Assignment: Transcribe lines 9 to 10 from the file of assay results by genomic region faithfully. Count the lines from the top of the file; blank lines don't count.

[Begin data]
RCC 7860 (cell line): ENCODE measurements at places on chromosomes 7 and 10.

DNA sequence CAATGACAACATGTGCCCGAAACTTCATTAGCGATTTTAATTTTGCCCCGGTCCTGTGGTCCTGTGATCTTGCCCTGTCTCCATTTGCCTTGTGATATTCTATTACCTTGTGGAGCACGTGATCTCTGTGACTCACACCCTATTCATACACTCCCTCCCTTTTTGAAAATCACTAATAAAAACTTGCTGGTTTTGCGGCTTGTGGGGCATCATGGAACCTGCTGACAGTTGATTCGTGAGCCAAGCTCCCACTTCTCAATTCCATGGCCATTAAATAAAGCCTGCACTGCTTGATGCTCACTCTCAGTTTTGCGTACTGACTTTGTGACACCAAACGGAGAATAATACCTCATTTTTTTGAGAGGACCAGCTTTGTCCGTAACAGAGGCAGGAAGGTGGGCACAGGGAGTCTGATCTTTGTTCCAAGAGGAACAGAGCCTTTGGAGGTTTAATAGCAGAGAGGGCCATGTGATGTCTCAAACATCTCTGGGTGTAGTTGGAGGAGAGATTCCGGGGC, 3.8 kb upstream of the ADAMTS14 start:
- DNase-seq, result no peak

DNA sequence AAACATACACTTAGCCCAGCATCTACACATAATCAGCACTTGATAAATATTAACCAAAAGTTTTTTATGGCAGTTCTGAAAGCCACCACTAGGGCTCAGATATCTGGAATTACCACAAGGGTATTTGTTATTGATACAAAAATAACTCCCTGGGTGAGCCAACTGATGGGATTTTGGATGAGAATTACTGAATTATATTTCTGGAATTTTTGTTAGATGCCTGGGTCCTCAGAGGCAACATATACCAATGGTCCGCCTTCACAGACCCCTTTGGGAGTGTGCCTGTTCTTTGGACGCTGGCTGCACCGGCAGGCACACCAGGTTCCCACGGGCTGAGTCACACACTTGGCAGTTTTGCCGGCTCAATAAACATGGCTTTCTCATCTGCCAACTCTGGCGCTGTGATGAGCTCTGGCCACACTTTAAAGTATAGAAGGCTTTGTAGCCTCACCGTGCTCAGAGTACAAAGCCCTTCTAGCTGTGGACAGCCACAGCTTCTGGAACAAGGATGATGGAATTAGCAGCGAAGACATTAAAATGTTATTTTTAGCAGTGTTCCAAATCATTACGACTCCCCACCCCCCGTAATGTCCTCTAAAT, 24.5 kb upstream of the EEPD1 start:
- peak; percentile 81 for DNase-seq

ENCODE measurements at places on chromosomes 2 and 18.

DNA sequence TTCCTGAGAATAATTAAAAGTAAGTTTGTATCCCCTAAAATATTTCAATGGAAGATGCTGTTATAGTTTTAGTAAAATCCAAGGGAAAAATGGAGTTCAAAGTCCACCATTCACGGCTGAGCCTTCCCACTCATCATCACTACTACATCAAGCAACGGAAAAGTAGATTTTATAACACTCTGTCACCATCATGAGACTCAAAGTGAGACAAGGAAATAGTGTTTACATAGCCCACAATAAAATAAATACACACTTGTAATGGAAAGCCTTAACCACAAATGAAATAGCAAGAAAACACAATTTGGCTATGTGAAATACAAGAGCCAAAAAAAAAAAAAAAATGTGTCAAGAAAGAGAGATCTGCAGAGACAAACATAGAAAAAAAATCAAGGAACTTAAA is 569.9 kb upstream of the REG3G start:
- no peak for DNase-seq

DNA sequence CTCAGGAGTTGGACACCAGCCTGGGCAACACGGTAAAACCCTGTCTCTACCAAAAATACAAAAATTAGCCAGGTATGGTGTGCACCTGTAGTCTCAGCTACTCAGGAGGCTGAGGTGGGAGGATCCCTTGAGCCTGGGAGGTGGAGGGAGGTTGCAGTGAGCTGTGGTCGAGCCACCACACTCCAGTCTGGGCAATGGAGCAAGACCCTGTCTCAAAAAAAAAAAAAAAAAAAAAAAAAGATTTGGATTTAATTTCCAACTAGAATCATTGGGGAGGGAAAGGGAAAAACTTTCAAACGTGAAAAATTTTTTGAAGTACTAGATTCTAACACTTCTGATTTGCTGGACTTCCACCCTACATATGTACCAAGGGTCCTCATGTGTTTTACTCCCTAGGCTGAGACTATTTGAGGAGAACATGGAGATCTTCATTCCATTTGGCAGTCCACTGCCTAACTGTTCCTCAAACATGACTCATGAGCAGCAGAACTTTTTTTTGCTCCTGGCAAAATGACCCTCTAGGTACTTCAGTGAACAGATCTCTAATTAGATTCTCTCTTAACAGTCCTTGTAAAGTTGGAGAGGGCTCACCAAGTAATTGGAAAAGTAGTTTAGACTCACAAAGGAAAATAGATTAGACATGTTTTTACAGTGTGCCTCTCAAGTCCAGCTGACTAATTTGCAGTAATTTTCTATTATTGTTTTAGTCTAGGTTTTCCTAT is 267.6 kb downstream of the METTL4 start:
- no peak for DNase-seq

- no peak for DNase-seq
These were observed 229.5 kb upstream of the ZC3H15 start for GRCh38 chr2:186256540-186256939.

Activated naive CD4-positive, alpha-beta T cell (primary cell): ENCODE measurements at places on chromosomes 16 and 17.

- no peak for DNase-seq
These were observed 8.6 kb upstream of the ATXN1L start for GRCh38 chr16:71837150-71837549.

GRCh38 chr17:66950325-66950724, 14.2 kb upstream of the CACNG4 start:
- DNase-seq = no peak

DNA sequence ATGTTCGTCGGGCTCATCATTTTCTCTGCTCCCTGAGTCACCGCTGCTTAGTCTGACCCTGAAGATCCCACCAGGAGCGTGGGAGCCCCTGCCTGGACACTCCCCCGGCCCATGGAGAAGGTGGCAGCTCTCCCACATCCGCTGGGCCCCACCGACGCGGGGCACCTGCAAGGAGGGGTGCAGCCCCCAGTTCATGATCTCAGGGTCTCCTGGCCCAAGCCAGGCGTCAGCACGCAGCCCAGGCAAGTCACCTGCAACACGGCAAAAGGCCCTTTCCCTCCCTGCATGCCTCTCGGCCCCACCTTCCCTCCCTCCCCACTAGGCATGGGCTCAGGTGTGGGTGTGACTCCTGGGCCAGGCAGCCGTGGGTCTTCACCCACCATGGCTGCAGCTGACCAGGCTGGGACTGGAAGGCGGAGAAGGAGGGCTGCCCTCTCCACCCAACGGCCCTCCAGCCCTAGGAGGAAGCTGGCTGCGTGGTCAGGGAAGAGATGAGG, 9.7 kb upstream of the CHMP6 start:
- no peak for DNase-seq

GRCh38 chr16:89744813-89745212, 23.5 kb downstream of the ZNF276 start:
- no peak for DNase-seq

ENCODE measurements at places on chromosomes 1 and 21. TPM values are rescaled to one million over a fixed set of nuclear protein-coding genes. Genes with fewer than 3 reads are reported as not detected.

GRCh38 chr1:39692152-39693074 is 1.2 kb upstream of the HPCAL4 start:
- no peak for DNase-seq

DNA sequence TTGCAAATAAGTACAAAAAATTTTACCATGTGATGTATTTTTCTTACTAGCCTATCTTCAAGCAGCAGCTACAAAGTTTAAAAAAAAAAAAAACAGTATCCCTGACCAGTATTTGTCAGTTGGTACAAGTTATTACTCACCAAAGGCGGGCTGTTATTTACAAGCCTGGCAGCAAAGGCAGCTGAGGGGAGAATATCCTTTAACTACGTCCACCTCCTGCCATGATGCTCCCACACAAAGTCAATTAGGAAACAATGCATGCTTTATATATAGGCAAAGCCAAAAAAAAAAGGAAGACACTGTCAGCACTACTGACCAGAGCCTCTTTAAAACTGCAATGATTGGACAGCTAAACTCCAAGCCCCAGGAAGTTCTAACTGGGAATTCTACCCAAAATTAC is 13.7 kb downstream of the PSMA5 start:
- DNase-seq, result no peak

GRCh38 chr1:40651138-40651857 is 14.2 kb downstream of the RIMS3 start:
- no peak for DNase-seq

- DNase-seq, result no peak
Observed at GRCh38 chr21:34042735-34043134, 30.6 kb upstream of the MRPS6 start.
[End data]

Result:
DNA sequence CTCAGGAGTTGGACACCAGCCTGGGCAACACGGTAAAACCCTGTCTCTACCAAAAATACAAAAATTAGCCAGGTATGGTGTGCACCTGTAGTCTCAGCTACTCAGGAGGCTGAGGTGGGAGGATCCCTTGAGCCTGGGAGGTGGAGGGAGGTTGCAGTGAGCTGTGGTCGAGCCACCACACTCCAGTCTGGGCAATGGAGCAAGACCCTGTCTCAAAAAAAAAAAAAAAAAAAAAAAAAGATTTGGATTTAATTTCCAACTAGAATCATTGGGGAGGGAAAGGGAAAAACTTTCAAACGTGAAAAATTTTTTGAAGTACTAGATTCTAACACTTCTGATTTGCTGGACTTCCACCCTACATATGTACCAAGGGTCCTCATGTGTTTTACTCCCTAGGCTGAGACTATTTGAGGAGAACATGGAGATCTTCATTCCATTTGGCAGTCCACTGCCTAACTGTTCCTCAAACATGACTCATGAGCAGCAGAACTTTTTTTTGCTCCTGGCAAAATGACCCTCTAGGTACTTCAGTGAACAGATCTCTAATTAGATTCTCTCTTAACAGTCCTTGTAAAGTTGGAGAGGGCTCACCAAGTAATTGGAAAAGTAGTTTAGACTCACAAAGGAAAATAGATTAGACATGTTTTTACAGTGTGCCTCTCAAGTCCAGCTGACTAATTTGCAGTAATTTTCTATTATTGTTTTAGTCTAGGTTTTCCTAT is 267.6 kb downstream of the METTL4 start:
- no peak for DNase-seq